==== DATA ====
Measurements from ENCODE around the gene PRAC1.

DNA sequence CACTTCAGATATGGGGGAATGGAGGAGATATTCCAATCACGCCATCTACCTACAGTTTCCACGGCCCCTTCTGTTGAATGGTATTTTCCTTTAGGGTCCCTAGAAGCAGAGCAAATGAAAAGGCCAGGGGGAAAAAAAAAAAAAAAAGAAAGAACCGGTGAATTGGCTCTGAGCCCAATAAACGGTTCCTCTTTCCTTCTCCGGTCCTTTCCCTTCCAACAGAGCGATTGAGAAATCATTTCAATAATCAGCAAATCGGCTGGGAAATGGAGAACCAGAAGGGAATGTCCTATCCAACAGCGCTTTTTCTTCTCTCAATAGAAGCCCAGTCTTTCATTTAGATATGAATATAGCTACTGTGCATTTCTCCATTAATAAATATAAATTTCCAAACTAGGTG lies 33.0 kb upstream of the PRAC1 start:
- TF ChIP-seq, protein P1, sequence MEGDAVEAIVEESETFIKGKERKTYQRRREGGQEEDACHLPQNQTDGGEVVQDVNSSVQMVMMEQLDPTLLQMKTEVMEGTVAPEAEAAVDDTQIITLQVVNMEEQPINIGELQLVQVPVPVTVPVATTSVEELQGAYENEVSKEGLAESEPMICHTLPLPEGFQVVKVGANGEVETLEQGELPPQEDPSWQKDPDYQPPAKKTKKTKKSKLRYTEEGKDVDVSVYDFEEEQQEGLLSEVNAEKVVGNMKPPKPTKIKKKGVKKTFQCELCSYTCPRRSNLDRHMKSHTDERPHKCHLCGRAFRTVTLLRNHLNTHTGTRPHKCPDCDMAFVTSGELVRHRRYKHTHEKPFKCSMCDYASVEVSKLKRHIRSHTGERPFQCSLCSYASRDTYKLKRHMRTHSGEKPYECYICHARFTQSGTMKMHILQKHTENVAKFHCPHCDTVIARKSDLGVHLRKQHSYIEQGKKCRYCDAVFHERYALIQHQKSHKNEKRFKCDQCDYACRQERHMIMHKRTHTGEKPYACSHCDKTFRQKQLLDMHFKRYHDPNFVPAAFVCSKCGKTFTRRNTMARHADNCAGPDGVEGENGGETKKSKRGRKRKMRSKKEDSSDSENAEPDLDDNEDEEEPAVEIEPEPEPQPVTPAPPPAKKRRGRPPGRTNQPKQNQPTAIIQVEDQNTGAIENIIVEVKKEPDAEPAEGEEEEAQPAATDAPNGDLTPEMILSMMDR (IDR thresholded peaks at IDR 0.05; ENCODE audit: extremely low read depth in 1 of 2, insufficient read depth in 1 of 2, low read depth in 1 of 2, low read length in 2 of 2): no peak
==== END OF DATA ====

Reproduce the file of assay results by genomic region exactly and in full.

Measurements from ENCODE around the gene PRAC1.

DNA sequence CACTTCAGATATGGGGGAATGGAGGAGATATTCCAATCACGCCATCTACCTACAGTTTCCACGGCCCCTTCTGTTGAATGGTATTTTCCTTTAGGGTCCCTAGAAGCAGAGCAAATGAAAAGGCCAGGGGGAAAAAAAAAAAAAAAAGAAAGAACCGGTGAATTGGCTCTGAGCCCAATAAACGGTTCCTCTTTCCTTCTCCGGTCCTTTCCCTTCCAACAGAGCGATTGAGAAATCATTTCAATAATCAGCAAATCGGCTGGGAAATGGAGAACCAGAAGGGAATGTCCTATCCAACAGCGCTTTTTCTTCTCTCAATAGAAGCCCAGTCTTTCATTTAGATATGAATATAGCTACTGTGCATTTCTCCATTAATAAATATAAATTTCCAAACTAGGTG lies 33.0 kb upstream of the PRAC1 start:
- TF ChIP-seq, protein P1, sequence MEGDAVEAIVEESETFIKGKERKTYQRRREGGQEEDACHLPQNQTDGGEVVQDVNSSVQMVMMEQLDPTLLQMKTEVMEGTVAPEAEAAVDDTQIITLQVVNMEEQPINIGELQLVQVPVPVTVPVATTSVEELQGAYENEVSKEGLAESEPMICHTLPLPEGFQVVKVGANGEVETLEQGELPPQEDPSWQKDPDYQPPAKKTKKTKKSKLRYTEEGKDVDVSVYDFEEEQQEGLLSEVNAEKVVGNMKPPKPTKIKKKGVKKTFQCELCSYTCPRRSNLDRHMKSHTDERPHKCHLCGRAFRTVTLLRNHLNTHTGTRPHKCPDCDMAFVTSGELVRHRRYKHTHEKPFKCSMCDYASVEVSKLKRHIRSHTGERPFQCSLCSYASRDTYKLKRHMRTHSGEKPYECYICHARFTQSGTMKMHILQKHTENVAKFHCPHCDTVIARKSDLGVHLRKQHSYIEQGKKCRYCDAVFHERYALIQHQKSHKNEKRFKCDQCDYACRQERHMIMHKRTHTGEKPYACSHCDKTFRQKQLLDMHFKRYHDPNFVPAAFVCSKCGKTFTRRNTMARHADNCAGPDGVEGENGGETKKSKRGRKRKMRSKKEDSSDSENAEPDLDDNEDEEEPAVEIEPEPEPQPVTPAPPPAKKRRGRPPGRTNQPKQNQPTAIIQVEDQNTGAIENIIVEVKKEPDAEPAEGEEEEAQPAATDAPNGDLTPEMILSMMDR (IDR thresholded peaks at IDR 0.05; ENCODE audit: extremely low read depth in 1 of 2, insufficient read depth in 1 of 2, low read depth in 1 of 2, low read length in 2 of 2): no peak